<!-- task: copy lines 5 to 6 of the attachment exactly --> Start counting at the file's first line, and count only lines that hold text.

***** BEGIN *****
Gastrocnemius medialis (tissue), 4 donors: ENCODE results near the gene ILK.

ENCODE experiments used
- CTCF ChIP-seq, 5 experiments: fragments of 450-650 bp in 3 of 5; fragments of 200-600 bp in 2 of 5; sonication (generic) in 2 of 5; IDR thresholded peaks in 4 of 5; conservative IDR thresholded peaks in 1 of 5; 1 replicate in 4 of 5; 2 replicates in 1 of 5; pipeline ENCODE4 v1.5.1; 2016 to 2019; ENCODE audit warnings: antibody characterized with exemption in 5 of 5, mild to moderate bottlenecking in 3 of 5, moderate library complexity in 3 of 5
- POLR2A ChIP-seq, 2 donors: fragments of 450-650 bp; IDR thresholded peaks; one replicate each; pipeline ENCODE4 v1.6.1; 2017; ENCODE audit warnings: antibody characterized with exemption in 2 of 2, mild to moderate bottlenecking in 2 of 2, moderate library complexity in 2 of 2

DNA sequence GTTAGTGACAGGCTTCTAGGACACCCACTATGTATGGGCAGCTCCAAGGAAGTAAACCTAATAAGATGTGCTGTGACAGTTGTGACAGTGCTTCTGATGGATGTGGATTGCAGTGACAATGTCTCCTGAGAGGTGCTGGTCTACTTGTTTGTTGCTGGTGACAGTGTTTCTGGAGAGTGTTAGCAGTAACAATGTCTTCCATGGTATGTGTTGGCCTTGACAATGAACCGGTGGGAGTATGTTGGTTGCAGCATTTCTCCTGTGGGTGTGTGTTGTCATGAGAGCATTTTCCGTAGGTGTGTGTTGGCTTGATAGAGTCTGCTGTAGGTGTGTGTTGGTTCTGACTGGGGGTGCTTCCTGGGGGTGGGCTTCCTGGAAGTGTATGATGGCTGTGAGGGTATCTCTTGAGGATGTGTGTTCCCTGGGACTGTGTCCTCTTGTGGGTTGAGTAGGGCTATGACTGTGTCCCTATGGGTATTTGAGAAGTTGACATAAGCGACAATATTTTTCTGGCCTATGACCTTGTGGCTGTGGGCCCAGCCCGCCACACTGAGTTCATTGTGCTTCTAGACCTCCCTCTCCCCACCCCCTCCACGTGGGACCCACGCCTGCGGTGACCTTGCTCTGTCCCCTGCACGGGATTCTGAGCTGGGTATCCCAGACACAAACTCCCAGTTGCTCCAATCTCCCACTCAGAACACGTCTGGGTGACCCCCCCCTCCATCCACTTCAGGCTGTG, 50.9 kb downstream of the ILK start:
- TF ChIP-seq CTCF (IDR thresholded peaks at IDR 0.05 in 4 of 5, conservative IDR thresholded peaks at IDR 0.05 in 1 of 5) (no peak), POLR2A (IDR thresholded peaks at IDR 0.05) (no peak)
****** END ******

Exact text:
DNA sequence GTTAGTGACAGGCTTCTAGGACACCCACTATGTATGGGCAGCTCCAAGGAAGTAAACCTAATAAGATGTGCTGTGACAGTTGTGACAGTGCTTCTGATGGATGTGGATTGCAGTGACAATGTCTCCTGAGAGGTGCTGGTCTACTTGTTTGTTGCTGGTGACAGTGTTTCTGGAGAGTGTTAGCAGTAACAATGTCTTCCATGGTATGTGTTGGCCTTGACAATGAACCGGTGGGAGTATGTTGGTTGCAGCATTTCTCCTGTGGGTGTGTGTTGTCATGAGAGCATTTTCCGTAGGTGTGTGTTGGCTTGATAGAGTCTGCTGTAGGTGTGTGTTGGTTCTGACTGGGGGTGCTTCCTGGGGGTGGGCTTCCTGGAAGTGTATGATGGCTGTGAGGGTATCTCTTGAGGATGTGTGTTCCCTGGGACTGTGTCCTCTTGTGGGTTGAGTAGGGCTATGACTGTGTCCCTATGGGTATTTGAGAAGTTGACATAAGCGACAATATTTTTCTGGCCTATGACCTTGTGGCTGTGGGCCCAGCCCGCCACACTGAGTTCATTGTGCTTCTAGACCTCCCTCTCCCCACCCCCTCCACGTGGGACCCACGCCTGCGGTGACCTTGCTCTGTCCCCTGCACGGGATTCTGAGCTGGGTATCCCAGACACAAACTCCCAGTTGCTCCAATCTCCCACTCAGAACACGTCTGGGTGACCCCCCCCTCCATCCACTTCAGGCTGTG, 50.9 kb downstream of the ILK start:
- TF ChIP-seq CTCF (IDR thresholded peaks at IDR 0.05 in 4 of 5, conservative IDR thresholded peaks at IDR 0.05 in 1 of 5) (no peak), POLR2A (IDR thresholded peaks at IDR 0.05) (no peak)